In spite of minor limitations and setbacks, this exciting intersection of ecology, physiology and agronomy is sure to yield new strategies for crop improvement.
For those interested in learning more a Gordon Research Conference on Plant Volatiles, “Diversity of Targets, Effects and Applications of Plant Volatiles” will be held in Ventura California beginning January 31, 2016.
Ågren, G,I,, Stenberg, J.A. and Björkman, C. (2012). Omnivores as plant bodyguards – A model of the importance of plant quality. Basic Appl. Ecol. 13: 441-448.
Baldwin, I.T. (2010). Plant volatiles. Curr. Biol. 20: R392-R397.
Bruce, T.J.A. and Pickett, J.A. (2011). Perception of plant volatile blends by herbivorous insects –finding the right mix. Phytochemistry 72: 1605–1611.
Bruce, T.J.A., Aradottir, G.I., Smart, L.E., Martin, J.L., Caulfield, J.C., Doherty, A., Sparks, C.A., Woodcock, C.M., Birkett, M.A., Napier, J.A., Jones, H.D. and Pickett, J.A. (2015). The first crop plant genetically engineered to release an insect pheromone for defence. Sci. Rep. 5: 11183
Heil, M. (2014). Herbivore-induced plant volatiles: targets, perception and unanswered questions. New Phytol. 204: 297-306.
Heil, M. (2015). Extrafloral nectar at the plant–insect interface: a spotlight on chemical ecology, phenotypic plasticity, and food webs. Annu. Rev. Entomol. 60: 213–232.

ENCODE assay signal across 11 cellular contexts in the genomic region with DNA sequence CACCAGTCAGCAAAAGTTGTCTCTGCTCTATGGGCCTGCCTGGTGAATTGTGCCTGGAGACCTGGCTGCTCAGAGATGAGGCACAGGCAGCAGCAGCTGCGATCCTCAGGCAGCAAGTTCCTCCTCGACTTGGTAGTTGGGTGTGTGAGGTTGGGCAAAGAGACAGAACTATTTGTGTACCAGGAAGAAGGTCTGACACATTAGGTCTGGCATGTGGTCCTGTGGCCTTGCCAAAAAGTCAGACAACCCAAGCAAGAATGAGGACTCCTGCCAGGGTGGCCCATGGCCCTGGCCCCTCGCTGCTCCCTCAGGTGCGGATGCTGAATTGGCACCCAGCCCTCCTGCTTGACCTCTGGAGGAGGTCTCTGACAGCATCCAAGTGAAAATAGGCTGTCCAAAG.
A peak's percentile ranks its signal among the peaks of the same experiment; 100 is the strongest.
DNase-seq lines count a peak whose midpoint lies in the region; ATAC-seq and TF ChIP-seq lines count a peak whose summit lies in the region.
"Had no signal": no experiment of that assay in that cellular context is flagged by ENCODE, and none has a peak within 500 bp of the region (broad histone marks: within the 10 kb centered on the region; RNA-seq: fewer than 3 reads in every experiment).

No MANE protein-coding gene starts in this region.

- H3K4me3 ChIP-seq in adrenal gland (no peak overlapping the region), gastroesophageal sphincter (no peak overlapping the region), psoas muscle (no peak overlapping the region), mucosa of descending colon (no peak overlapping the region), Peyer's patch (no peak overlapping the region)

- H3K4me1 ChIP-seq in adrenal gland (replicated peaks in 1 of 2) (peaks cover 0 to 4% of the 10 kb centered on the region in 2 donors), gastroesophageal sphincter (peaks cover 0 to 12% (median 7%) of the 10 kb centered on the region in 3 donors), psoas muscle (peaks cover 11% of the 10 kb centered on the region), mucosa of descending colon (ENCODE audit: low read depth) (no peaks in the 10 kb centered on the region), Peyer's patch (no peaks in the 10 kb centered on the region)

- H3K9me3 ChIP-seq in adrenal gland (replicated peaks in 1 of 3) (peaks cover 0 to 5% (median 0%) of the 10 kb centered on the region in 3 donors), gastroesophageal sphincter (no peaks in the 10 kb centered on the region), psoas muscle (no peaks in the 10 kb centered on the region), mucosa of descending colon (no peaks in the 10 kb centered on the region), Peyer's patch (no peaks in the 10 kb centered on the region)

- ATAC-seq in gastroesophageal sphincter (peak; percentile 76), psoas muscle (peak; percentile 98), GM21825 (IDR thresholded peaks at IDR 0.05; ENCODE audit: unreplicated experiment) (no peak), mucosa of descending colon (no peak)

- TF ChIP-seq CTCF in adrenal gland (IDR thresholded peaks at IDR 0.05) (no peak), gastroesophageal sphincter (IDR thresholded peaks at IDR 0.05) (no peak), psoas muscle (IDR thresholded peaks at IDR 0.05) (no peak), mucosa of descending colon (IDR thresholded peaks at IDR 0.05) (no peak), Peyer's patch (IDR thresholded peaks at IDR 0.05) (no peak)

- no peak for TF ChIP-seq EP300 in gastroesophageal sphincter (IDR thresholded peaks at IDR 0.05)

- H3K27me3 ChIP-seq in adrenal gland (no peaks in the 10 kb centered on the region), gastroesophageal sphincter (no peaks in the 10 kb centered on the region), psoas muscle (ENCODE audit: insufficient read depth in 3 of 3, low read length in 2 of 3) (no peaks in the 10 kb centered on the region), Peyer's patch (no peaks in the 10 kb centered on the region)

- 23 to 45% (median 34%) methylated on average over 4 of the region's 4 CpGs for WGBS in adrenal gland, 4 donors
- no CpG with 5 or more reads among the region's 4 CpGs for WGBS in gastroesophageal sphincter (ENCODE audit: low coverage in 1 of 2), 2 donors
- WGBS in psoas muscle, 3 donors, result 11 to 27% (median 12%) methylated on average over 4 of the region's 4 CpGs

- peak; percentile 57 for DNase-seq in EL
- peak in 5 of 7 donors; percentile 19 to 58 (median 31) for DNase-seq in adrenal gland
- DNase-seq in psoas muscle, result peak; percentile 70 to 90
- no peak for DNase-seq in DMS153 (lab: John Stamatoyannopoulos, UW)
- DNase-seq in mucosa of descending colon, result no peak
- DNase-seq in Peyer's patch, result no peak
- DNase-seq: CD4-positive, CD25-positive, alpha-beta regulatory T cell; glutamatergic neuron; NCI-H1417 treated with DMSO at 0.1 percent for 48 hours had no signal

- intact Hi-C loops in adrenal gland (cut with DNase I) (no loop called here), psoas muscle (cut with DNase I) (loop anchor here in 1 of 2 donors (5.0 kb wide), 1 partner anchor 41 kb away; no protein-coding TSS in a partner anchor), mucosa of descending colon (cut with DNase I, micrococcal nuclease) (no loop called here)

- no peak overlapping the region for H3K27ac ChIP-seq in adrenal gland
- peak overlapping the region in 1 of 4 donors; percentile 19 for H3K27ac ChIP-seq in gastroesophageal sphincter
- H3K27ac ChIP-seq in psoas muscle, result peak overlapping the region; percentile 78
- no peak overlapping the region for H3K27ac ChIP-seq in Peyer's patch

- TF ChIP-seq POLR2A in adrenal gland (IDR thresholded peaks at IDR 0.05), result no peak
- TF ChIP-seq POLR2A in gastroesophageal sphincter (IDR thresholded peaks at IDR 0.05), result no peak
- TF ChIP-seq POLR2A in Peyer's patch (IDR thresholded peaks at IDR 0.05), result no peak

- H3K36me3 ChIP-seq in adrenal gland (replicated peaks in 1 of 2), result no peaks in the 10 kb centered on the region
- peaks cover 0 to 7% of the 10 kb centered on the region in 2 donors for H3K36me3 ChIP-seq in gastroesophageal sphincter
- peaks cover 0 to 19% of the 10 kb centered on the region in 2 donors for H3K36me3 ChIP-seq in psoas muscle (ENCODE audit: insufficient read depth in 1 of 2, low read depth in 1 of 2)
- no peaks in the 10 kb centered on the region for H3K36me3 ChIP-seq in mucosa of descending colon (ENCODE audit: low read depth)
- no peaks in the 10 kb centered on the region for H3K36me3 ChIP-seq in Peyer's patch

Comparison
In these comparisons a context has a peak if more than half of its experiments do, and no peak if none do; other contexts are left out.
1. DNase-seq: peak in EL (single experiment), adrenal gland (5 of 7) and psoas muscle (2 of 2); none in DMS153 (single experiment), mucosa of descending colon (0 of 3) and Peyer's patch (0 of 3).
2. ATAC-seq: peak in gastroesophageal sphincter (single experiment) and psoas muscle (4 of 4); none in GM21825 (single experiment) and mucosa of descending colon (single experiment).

Khan, Z.R., Midega, C.A.O., Pittchar, J.O., Murage, A.W., Birkett, M.A., Bruce, T.J.A. and Pickett, J.A. (2014). Achieving food security for one million sub-Saharan African poor through push–pull innovation by 2020. Phil. Trans. Roy Soc. B. 369: 20120284.
Lehrman, A., Boddum, T., Stenberg, J.A., Orians, C.M. and Björkman, C. (2013). Constitutive and herbivore-induced systemic volatiles differentially attract an omnivorous biocontrol agent to contrasting Salix clones. AoB Plants. 5: plt005.
Simpson, M., Gurr, G.M., Simmons, A.T., Wratten, S.D., James, D.G., Leeson, G., Nicol, H.I. and Orre, G.U.S. (2011). Field evaluation of the ‘attract and reward’ biological control approach in vineyards. Ann. Appl. Biol. 159: 69-78.
Stenberg, J.A., Heil, M., Åhman, I. and Björkman, C. Optimizing crops for biocontrol of pests and disease. Trends Plant Sci. (in press).
Tamiru, A., Khan, Z.R. and Bruce, T.J.A. (2015). New directions for improving crop resistance to insects by breeding for egg induced defence. Curr. Opin. Insect Sci. 9: 51-55.
Unsicker, S.B., Kunert, G. and Gershenzon, J. (2009). Protective perfumes: the role of vegetative volatiles in plant defense against herbivores. Curr. Opin. Plant Biol. 12: 479-485.